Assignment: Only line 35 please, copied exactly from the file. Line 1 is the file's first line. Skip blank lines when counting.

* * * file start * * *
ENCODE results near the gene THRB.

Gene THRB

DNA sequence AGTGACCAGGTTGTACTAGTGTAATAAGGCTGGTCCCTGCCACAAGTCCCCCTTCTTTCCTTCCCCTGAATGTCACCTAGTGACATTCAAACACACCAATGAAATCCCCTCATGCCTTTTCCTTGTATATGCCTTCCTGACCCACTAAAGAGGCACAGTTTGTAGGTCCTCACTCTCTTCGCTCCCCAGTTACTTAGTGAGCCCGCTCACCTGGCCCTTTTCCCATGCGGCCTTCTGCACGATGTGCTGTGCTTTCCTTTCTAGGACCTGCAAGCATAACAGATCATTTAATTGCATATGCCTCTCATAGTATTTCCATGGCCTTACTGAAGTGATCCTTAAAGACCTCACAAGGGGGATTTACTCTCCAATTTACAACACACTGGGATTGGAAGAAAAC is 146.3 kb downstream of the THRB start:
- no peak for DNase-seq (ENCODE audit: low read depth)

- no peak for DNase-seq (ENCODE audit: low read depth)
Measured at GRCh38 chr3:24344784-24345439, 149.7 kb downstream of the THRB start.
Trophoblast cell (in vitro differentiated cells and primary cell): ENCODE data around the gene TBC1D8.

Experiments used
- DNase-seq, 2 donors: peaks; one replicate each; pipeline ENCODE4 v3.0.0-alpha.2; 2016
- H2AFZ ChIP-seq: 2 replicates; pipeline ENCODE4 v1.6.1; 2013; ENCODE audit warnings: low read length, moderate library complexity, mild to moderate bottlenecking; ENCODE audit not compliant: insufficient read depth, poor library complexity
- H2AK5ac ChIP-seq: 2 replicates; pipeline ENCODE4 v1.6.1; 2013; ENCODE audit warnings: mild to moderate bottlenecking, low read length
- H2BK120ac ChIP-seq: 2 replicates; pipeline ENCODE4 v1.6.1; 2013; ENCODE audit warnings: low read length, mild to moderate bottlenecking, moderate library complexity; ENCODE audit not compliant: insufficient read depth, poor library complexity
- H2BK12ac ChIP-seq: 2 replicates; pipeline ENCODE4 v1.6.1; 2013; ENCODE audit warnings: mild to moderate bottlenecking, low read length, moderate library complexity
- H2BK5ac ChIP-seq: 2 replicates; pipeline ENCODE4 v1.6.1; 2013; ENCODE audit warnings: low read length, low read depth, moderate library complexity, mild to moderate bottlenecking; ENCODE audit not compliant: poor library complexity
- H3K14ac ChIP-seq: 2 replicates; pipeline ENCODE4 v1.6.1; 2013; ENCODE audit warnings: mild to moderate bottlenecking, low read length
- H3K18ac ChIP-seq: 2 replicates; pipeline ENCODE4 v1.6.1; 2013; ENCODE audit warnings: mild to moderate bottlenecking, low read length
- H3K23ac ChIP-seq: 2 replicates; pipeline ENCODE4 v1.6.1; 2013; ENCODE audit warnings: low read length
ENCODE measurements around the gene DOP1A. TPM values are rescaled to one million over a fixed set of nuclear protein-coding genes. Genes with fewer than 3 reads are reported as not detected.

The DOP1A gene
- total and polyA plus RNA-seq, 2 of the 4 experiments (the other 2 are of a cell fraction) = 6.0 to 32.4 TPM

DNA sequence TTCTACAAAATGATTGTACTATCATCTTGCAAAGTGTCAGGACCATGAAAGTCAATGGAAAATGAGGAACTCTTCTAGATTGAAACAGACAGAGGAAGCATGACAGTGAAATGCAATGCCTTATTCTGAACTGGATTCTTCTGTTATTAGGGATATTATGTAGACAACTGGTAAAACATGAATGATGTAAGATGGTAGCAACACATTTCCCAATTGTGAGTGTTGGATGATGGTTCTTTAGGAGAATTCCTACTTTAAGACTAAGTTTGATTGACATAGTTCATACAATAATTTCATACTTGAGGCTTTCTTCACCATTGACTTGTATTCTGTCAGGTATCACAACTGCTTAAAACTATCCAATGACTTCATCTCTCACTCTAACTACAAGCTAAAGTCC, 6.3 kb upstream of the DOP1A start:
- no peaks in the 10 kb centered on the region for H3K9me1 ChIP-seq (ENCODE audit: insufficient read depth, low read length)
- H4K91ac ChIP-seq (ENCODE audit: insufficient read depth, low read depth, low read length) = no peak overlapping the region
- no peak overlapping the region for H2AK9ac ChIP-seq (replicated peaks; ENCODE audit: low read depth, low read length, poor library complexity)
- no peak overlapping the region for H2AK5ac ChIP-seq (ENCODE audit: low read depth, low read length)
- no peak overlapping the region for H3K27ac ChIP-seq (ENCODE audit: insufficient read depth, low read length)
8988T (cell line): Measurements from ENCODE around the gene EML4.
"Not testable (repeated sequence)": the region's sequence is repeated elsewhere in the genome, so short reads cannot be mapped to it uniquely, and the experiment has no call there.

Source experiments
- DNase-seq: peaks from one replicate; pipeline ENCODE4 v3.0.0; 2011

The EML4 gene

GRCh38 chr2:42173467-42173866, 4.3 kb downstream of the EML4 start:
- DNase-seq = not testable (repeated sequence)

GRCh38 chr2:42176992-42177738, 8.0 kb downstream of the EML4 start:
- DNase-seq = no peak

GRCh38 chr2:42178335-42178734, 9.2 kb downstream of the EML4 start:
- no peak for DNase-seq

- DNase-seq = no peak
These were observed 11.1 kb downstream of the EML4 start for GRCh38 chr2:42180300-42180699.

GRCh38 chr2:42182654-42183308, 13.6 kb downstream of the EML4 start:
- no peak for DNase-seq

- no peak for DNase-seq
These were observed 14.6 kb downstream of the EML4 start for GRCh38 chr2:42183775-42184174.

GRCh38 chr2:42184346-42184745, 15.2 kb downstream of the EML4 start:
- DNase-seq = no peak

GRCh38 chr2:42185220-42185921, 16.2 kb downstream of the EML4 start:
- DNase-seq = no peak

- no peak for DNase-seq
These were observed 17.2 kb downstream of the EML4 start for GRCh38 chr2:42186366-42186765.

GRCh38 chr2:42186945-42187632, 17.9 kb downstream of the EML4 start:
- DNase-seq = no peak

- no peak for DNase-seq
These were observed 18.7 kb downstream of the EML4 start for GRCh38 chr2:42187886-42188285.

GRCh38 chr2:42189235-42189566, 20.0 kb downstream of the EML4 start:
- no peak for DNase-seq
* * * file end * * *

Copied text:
- DNase-seq = no peak